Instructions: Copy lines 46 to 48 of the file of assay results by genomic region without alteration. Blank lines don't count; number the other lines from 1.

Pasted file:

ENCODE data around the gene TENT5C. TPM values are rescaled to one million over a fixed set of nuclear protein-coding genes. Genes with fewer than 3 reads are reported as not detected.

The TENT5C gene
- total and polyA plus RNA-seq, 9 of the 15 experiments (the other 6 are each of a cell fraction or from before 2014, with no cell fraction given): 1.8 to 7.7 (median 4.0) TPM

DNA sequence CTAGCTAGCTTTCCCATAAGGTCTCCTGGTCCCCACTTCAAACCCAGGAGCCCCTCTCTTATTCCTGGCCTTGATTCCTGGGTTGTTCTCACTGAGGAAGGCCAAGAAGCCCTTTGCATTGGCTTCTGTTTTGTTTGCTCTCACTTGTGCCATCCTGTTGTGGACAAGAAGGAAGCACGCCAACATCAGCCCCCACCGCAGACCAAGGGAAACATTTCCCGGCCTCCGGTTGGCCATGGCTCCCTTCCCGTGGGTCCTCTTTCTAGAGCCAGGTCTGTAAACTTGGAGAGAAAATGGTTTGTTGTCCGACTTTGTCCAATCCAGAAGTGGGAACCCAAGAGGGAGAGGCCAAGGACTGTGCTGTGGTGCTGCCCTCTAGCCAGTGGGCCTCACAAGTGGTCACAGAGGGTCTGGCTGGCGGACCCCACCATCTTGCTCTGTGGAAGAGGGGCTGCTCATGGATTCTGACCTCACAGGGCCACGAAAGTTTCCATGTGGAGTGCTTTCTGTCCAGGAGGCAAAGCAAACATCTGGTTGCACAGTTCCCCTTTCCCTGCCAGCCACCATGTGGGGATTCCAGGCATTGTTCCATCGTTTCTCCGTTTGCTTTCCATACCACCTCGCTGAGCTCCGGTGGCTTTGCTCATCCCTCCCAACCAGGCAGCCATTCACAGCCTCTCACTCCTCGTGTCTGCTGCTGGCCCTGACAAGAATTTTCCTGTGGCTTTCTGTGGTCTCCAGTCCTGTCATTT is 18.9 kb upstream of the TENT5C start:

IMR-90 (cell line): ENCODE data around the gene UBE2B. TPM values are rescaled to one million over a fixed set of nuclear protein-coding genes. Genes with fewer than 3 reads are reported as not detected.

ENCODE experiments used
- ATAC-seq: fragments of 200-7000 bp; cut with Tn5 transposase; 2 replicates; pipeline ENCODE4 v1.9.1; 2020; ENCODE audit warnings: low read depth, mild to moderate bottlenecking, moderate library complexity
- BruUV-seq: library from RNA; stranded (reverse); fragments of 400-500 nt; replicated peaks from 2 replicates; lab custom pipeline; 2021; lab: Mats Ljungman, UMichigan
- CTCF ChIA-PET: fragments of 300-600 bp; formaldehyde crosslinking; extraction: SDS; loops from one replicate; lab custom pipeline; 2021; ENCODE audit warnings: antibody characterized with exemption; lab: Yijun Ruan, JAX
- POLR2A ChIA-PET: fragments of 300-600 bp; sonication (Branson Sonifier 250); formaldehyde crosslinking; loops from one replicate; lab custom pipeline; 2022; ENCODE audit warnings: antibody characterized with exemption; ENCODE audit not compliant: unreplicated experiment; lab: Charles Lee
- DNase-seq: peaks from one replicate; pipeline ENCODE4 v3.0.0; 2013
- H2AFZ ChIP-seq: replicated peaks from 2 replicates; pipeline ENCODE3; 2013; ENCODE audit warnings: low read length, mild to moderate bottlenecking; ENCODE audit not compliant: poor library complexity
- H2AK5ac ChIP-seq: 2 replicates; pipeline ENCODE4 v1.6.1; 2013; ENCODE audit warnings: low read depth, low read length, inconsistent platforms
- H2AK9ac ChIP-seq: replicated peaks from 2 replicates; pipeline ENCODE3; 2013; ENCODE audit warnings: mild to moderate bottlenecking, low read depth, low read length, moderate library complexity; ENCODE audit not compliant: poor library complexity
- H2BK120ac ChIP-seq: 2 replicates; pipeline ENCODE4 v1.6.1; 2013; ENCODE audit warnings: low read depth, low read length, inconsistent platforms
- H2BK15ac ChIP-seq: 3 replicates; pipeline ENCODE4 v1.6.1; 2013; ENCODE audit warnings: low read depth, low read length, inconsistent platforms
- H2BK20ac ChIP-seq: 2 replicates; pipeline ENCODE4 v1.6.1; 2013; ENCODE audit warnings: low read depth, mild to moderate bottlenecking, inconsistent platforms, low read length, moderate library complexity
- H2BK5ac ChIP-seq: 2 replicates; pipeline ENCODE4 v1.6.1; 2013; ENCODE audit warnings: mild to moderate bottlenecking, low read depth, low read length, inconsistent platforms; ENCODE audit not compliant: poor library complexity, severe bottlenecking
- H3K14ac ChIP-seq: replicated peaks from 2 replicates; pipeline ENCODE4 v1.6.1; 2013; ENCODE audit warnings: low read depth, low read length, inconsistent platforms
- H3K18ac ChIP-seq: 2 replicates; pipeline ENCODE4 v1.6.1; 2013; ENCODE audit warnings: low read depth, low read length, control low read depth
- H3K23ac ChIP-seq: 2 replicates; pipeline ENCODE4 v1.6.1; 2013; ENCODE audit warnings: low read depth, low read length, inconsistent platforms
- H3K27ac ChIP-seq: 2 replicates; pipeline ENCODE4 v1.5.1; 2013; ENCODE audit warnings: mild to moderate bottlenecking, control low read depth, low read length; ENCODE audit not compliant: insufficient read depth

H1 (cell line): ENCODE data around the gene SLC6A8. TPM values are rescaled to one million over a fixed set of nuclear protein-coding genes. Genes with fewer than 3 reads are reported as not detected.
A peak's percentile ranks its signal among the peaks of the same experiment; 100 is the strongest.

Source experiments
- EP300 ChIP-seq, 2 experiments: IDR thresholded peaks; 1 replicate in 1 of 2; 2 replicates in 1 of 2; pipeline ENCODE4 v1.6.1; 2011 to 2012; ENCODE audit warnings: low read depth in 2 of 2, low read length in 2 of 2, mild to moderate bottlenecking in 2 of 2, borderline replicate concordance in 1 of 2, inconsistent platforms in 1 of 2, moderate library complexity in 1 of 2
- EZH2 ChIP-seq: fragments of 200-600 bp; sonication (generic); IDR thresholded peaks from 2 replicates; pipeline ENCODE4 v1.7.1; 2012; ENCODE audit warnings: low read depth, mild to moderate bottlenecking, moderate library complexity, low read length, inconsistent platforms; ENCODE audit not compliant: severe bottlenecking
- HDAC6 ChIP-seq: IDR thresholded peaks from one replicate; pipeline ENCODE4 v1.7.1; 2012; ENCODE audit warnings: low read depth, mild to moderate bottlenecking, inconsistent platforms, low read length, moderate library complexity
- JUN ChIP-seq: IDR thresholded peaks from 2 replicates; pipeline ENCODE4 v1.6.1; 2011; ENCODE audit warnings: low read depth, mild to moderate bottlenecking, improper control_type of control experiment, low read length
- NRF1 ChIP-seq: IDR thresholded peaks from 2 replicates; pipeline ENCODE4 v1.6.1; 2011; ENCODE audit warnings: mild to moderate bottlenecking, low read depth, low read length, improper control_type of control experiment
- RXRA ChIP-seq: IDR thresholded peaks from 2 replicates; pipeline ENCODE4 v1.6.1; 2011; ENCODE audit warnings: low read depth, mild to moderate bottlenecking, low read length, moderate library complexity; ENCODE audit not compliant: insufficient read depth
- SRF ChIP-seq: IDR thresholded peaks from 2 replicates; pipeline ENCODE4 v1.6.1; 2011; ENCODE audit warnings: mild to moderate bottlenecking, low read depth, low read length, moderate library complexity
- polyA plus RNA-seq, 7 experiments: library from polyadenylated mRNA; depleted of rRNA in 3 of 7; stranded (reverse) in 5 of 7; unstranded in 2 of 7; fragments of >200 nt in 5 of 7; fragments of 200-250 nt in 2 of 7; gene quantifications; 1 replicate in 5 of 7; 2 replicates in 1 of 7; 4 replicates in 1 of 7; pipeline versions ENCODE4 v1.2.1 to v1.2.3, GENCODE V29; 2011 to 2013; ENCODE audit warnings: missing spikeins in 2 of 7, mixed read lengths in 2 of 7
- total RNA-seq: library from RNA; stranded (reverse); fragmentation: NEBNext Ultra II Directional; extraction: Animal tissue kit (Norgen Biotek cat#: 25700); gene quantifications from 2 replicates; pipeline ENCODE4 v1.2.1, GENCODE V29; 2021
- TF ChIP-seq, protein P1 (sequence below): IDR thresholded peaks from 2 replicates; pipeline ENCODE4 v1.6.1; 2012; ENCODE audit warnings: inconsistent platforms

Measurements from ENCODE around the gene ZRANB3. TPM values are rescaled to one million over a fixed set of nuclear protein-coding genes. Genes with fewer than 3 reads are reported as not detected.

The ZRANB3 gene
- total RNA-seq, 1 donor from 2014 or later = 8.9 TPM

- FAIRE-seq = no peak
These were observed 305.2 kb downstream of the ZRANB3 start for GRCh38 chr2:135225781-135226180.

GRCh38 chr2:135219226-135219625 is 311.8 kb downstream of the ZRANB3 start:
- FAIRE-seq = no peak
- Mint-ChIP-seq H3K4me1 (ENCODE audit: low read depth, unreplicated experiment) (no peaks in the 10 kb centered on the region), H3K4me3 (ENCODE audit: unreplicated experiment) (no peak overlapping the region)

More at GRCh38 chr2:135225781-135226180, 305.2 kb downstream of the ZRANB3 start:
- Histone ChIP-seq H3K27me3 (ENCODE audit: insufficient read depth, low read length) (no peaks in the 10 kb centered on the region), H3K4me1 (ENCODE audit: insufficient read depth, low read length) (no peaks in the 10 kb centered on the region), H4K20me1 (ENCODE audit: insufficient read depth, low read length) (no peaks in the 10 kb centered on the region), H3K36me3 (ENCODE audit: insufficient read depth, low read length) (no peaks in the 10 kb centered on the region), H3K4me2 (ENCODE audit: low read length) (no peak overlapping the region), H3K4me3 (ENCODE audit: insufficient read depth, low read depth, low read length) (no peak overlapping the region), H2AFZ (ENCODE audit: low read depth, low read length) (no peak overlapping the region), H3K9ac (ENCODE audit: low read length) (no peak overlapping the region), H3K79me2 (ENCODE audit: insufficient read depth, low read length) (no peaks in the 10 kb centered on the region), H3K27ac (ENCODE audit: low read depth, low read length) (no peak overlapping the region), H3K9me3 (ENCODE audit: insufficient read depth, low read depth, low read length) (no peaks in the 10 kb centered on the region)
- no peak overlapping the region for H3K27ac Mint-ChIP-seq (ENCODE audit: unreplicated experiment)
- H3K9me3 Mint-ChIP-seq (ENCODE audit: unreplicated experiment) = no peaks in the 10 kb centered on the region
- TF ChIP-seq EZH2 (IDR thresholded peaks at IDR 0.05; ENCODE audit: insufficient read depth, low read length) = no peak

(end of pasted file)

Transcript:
- no peak overlapping the region for H3K27ac Mint-ChIP-seq (ENCODE audit: unreplicated experiment)
- H3K9me3 Mint-ChIP-seq (ENCODE audit: unreplicated experiment) = no peaks in the 10 kb centered on the region
- TF ChIP-seq EZH2 (IDR thresholded peaks at IDR 0.05; ENCODE audit: insufficient read depth, low read length) = no peak